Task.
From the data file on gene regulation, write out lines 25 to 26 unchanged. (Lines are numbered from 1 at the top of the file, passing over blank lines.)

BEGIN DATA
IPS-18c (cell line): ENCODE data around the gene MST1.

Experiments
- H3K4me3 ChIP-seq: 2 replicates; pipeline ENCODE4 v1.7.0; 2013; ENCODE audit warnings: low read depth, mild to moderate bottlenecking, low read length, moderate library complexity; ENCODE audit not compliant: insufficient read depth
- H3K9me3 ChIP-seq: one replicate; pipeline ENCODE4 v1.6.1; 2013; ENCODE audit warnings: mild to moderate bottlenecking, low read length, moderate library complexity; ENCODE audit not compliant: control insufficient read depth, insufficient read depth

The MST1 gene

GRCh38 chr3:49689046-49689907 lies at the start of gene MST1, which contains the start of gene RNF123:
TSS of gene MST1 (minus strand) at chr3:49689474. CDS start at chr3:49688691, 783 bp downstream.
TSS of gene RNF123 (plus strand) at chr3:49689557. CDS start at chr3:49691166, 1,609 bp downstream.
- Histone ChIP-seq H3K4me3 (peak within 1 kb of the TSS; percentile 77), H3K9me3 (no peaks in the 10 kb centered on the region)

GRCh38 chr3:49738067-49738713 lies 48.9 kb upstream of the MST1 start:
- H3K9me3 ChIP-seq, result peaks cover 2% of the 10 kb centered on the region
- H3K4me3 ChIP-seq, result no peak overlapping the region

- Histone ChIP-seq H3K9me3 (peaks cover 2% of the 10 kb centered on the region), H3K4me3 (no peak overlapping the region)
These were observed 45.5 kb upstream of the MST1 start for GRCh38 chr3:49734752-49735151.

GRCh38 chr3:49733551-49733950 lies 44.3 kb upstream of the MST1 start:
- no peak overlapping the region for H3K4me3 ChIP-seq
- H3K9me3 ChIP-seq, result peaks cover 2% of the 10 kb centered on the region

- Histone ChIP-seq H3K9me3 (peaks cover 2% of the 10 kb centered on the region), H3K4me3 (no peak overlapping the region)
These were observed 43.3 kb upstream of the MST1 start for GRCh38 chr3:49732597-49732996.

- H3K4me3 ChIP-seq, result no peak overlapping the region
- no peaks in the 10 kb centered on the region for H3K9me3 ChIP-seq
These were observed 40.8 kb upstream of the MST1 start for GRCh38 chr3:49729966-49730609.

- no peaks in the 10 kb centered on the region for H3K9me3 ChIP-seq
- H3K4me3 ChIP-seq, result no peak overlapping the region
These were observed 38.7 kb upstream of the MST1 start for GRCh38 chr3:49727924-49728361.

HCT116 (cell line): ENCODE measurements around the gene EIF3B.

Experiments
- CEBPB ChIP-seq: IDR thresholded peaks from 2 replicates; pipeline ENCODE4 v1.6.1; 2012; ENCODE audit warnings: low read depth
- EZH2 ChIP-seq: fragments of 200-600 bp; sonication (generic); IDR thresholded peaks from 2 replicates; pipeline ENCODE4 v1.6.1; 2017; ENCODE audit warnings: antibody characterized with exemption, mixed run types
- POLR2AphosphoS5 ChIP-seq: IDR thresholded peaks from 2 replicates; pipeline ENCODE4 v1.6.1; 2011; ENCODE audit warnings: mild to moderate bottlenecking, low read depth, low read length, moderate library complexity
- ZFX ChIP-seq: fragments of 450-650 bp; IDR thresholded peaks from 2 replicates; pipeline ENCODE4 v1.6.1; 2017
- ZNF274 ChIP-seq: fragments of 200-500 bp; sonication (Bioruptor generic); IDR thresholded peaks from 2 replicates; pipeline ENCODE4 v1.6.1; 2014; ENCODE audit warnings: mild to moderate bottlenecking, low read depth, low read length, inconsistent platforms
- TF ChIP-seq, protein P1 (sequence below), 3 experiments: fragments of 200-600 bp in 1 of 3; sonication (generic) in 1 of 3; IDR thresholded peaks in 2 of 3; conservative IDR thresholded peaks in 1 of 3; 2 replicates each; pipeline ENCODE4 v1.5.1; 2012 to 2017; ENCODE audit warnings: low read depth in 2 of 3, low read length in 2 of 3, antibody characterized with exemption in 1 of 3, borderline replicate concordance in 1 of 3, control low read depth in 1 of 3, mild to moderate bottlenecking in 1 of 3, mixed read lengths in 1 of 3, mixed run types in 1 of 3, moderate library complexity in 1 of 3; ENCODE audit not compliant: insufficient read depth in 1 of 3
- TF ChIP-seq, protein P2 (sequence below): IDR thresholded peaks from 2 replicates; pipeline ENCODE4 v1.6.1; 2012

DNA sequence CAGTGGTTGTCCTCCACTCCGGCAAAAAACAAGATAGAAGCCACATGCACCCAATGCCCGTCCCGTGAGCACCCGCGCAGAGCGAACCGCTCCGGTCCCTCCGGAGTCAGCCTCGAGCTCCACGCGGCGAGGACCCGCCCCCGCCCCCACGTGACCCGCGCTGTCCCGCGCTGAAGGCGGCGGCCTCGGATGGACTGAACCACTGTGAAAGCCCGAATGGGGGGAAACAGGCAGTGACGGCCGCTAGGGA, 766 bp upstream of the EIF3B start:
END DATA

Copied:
These were observed 38.7 kb upstream of the MST1 start for GRCh38 chr3:49727924-49728361.

HCT116 (cell line): ENCODE measurements around the gene EIF3B.